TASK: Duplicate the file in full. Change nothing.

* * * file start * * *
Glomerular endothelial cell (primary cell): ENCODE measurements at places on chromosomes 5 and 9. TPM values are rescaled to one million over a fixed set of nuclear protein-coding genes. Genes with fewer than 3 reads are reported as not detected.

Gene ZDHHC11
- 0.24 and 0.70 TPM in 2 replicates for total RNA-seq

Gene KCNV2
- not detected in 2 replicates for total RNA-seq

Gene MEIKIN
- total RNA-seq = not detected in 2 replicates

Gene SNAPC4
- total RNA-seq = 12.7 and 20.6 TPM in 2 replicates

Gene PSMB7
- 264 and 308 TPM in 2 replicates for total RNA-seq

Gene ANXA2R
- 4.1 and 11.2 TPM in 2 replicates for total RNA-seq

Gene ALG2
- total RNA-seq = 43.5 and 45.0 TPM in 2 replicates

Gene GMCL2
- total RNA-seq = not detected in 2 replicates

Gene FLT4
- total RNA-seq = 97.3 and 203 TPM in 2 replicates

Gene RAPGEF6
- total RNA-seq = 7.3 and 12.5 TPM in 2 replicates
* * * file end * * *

Glomerular endothelial cell (primary cell): ENCODE measurements at places on chromosomes 5 and 9. TPM values are rescaled to one million over a fixed set of nuclear protein-coding genes. Genes with fewer than 3 reads are reported as not detected.

Gene ZDHHC11
- 0.24 and 0.70 TPM in 2 replicates for total RNA-seq

Gene KCNV2
- not detected in 2 replicates for total RNA-seq

Gene MEIKIN
- total RNA-seq = not detected in 2 replicates

Gene SNAPC4
- total RNA-seq = 12.7 and 20.6 TPM in 2 replicates

Gene PSMB7
- 264 and 308 TPM in 2 replicates for total RNA-seq

Gene ANXA2R
- 4.1 and 11.2 TPM in 2 replicates for total RNA-seq

Gene ALG2
- total RNA-seq = 43.5 and 45.0 TPM in 2 replicates

Gene GMCL2
- total RNA-seq = not detected in 2 replicates

Gene FLT4
- total RNA-seq = 97.3 and 203 TPM in 2 replicates

Gene RAPGEF6
- total RNA-seq = 7.3 and 12.5 TPM in 2 replicates